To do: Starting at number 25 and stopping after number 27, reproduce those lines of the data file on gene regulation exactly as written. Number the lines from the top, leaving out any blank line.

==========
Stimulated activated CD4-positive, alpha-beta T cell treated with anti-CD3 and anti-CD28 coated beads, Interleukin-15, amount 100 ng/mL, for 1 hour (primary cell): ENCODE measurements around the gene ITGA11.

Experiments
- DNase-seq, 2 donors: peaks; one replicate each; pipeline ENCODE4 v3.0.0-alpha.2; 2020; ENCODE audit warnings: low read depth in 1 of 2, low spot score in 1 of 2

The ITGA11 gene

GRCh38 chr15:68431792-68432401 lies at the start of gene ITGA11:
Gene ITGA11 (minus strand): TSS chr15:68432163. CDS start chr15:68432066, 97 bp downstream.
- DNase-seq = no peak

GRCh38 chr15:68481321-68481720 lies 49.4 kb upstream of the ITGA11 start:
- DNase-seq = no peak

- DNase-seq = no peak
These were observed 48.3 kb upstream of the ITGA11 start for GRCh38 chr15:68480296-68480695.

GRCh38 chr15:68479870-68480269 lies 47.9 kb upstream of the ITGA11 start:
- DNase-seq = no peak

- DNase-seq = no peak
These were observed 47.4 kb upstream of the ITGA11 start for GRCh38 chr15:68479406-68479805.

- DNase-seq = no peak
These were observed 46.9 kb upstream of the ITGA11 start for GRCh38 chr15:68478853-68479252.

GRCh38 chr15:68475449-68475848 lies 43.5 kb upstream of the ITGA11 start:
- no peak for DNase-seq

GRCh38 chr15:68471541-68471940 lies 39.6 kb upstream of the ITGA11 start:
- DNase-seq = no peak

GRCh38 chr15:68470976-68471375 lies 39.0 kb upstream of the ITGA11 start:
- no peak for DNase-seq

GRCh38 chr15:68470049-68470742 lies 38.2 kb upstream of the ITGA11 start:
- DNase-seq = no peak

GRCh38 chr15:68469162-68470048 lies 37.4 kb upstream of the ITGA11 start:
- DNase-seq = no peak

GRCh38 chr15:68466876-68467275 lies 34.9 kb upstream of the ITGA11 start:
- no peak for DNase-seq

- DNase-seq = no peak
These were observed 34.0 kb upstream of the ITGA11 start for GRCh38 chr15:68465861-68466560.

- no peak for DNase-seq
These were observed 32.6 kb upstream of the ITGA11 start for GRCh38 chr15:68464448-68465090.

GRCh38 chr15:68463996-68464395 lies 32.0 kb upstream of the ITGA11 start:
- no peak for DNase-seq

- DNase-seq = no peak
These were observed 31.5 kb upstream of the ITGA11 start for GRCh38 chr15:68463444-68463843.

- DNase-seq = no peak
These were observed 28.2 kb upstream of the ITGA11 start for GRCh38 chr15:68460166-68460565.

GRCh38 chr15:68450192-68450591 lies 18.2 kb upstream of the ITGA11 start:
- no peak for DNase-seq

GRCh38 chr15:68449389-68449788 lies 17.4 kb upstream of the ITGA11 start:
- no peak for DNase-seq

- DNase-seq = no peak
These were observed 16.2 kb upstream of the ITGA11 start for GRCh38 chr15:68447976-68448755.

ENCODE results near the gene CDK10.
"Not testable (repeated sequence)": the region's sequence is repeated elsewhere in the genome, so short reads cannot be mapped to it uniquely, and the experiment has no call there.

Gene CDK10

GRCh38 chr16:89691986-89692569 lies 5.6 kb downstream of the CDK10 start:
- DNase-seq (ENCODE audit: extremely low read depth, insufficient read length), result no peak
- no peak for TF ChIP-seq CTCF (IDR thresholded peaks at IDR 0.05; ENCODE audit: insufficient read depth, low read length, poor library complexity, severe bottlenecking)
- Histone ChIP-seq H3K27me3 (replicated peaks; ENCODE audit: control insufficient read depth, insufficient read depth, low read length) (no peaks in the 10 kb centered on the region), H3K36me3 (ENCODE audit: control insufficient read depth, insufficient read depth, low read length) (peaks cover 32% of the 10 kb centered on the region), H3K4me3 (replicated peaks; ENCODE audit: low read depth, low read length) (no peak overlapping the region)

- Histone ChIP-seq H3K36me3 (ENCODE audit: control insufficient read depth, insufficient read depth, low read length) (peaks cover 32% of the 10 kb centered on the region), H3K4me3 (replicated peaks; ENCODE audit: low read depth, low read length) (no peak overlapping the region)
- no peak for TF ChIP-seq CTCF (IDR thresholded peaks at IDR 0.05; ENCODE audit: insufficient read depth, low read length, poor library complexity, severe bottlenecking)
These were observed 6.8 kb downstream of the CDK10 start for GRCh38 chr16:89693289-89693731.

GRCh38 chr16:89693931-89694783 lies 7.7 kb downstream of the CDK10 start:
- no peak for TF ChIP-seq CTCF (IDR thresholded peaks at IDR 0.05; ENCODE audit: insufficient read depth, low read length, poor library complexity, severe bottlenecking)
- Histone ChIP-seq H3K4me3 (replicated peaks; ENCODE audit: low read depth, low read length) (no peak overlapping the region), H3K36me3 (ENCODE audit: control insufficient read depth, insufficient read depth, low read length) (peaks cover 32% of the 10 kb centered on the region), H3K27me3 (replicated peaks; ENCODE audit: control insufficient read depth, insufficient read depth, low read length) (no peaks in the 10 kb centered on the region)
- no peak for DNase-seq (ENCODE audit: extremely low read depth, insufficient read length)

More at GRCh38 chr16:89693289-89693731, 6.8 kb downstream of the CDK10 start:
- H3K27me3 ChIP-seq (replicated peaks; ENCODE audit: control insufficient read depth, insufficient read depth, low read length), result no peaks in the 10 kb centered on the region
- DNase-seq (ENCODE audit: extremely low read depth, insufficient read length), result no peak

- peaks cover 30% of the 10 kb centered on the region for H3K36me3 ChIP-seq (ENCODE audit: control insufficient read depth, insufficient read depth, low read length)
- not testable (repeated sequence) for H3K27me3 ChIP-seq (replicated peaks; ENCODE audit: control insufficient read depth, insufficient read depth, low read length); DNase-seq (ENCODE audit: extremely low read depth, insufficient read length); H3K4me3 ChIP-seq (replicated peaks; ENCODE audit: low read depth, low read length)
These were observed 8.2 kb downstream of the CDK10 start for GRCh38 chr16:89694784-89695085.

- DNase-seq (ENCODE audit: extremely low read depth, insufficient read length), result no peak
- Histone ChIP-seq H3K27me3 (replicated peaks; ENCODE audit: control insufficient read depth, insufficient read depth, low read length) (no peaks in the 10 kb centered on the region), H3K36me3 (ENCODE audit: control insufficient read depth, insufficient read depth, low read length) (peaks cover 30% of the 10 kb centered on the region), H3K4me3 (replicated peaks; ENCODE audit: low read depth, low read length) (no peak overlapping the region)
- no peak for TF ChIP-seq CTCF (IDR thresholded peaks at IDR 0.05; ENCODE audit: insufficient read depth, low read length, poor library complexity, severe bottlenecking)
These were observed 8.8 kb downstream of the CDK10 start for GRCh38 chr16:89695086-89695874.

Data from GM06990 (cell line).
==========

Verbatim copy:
- DNase-seq = no peak

GRCh38 chr15:68469162-68470048 lies 37.4 kb upstream of the ITGA11 start:
- DNase-seq = no peak